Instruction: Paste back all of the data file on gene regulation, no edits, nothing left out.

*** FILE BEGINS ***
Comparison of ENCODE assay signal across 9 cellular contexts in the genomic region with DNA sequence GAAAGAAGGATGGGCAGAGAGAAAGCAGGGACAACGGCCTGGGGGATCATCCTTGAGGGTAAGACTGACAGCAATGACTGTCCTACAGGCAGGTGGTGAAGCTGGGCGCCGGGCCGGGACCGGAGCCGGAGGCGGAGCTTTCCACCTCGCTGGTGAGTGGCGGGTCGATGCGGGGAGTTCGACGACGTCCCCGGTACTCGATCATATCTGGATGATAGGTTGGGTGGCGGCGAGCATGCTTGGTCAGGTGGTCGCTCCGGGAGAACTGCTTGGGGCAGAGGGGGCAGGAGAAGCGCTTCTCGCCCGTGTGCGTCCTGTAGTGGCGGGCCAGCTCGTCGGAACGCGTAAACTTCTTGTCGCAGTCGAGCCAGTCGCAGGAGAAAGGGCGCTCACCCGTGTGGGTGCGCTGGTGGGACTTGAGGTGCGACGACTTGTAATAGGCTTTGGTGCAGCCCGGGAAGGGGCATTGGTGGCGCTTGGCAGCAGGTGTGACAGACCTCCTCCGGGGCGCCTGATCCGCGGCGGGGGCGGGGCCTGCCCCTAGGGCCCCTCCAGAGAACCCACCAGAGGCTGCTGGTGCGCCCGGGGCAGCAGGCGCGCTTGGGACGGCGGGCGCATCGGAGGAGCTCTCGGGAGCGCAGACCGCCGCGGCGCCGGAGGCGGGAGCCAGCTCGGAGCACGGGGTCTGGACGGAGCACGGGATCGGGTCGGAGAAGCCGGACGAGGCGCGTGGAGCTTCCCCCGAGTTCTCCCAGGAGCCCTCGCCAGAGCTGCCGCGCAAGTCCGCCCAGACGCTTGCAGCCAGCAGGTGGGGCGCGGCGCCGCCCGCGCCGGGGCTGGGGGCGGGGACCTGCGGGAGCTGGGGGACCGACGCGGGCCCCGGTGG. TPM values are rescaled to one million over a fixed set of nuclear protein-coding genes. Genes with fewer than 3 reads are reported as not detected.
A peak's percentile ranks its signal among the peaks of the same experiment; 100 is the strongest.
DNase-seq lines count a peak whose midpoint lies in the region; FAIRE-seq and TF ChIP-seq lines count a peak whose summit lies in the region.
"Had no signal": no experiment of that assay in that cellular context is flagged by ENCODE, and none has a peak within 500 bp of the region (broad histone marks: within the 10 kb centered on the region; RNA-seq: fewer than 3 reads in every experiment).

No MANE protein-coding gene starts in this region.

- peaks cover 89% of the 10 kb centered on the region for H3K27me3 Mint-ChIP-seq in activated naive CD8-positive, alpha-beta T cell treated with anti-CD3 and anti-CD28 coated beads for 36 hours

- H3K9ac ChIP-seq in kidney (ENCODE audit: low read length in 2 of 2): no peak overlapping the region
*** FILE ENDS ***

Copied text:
Comparison of ENCODE assay signal across 9 cellular contexts in the genomic region with DNA sequence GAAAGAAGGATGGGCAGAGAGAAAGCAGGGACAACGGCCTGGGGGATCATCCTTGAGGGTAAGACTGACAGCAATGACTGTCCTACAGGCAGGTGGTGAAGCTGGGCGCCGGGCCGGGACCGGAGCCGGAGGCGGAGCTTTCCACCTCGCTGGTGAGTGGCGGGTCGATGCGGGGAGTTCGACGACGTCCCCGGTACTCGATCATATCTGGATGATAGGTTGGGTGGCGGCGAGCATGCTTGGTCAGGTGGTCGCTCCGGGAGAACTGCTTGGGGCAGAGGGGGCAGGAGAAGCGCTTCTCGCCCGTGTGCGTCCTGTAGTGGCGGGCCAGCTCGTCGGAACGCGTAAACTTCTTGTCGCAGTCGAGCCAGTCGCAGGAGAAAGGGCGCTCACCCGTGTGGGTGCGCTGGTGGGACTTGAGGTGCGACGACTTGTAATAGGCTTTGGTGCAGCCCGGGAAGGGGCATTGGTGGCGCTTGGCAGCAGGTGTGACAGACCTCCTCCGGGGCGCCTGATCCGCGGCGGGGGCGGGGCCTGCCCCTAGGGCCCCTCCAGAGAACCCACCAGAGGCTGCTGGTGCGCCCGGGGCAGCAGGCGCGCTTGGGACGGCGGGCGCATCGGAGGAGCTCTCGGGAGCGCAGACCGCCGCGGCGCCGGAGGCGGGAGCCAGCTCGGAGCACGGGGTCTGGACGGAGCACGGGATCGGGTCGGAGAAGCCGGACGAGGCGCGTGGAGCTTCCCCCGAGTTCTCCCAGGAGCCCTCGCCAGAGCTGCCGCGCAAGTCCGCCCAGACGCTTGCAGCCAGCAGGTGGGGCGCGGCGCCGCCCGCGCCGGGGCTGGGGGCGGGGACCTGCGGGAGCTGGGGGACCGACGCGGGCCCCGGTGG. TPM values are rescaled to one million over a fixed set of nuclear protein-coding genes. Genes with fewer than 3 reads are reported as not detected.
A peak's percentile ranks its signal among the peaks of the same experiment; 100 is the strongest.
DNase-seq lines count a peak whose midpoint lies in the region; FAIRE-seq and TF ChIP-seq lines count a peak whose summit lies in the region.
"Had no signal": no experiment of that assay in that cellular context is flagged by ENCODE, and none has a peak within 500 bp of the region (broad histone marks: within the 10 kb centered on the region; RNA-seq: fewer than 3 reads in every experiment).

No MANE protein-coding gene starts in this region.

- peaks cover 89% of the 10 kb centered on the region for H3K27me3 Mint-ChIP-seq in activated naive CD8-positive, alpha-beta T cell treated with anti-CD3 and anti-CD28 coated beads for 36 hours

- H3K9ac ChIP-seq in kidney (ENCODE audit: low read length in 2 of 2): no peak overlapping the region